5. Increased Risk of Addiction
Taking alcohol and Suboxone® together may increase the risk of addiction to one or both substances.
- The sedative effects of the combination may create a euphoric feeling that can be addictive.
- Quitting and remaining sober may be challenging when addicted to both substances, as the withdrawal symptoms can be severe and hard to manage.
- Misusing both substances may increase the likelihood of relapse and decrease the chances of a successful recovery.
Do you know you need a team of DEA-certified healthcare professionals who treat drug dependence and learn exactly how to Detox your body from Suboxone and alcohol safely? ChoicePoint is an addiction rehab where our doctors are available 24/7 and perform safe Detox by eliminating the risks of alcohol withdrawal. Contact us now at 844.445.2563.
Is Moderate Drinking While on Suboxone® Safe?
Do not let peer pressure get to you. According to the Centers for Disease Control and Prevention (CDC), no level of alcohol is totally “safe .”This is particularly valid for people using prescription drugs like Suboxone® that have sedative effects. Suboxone® prescription guidelines universally recommend abstaining from alcohol when using the drug. But if you decide to drink a little or a little alcohol while taking Suboxone®, let your doctor know so the two of you may decide what’s best for your health.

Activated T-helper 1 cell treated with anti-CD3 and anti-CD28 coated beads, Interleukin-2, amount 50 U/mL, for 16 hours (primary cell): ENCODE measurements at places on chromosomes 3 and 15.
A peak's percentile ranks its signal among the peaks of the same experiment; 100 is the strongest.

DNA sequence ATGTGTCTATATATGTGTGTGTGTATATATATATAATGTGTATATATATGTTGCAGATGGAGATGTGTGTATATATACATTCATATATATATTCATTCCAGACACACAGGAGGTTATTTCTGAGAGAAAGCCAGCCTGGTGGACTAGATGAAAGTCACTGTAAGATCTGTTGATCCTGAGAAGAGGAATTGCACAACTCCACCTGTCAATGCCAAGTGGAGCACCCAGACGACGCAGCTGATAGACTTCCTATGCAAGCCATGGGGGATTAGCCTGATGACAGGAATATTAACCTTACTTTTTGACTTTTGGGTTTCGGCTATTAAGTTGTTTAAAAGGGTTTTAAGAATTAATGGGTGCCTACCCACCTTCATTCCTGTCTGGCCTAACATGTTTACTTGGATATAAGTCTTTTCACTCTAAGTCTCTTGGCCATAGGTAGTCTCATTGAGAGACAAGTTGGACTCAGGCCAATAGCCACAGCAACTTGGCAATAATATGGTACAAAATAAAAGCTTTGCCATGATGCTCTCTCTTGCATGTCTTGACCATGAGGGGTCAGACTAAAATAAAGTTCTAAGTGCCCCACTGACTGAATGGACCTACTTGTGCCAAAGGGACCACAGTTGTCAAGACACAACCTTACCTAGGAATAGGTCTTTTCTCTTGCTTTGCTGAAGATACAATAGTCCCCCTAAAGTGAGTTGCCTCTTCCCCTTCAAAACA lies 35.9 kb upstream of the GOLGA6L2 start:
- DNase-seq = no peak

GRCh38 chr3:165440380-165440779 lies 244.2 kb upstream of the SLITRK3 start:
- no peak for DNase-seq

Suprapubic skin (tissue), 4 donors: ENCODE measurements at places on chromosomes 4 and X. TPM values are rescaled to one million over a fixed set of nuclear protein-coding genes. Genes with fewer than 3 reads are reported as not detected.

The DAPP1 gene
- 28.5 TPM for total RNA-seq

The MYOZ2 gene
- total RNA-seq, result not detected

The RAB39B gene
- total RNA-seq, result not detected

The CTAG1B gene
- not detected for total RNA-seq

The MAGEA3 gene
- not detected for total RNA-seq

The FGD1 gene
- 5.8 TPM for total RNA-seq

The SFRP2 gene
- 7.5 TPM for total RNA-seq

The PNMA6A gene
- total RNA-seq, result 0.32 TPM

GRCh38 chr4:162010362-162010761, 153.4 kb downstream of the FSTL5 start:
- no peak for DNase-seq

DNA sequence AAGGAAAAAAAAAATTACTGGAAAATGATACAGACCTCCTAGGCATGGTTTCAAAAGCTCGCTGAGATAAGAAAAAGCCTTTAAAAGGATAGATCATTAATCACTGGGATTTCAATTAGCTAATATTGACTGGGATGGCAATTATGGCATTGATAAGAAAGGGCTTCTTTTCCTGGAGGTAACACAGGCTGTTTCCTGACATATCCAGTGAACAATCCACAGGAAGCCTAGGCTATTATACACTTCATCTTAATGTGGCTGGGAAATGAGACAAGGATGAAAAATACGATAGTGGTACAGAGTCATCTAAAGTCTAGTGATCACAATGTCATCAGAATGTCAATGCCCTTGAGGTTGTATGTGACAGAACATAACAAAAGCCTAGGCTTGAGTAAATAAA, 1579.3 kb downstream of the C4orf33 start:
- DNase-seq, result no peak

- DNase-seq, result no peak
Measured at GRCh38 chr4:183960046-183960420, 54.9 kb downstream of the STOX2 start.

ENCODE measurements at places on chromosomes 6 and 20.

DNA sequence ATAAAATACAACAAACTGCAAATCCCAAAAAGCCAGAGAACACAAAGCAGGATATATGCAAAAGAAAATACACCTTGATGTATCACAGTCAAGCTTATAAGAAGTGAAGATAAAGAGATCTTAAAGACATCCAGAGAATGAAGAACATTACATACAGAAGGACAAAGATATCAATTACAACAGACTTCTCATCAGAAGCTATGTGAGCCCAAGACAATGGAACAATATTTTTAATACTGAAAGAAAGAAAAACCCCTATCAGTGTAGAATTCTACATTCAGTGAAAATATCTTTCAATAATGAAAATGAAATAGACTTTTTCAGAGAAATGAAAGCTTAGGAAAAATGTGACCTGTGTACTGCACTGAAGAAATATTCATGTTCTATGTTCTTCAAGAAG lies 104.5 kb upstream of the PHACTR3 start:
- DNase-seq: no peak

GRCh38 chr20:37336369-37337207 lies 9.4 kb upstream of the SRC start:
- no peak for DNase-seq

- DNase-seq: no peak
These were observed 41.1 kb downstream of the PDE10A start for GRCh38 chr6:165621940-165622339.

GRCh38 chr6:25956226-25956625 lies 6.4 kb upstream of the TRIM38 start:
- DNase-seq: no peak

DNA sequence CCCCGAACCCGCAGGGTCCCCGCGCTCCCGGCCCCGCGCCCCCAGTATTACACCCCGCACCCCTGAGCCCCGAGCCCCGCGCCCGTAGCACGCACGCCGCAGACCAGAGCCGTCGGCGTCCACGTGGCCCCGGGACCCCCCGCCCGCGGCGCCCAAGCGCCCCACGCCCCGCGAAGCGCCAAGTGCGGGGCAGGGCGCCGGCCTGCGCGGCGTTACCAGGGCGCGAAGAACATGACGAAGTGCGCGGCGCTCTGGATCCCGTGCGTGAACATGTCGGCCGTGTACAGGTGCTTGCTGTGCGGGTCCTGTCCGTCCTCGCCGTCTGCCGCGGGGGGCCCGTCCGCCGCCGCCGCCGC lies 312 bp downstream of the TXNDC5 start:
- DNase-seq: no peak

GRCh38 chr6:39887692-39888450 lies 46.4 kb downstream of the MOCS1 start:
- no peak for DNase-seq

Common Side Effects of Mixing Suboxone and Alcohol
Mixing Suboxone® and Alcohol may cause detrimental damage to the human body. It may also lead to a fatal overdose. If you mix Suboxone® and alcohol, side effects may include:
- Impaired or slurred speech
- Trouble falling asleep or staying asleep
- Loss of consciousness
- Potentially fatal breathing problems
- Extreme drowsiness
Is alcohol considered a drug? To understand alcohol and drug addiction, read this comprehensive blog and get the help you need for yourself or someone you love.
Get Help Now from ChoicePoint: Overcoming the Dangers of Mixing Suboxone® and Alcohol
Taking alcohol with Suboxone® may have serious and potentially deadly consequences. More and more people should be informed about the potential risks and dangers of mixing Suboxone and alcohol. ChoicePoint is a co-occurring addiction treatment rehab that provides a Detox Program to help you safely come off of Suboxone and alcohol addiction. We also offer Dual diagnosis addiction treatment programs for those suffering from addiction and mental health disorders.
If a loved one is experiencing substance dependency, ChoicePoint is available to help. Call us at 844.445.2563, and you can schedule an in-person or virtual appointment today!
ChoicePoint aims to improve the quality of life for people struggling with substance use disorder and mental health issues. Our team of licensed medical professionals research, edit and review the content before publishing. However, this information is not intended to be a substitute for professional medical advice, diagnosis, or treatment. For medical advice please consult your physicians or ChoicePoint's qualified staff.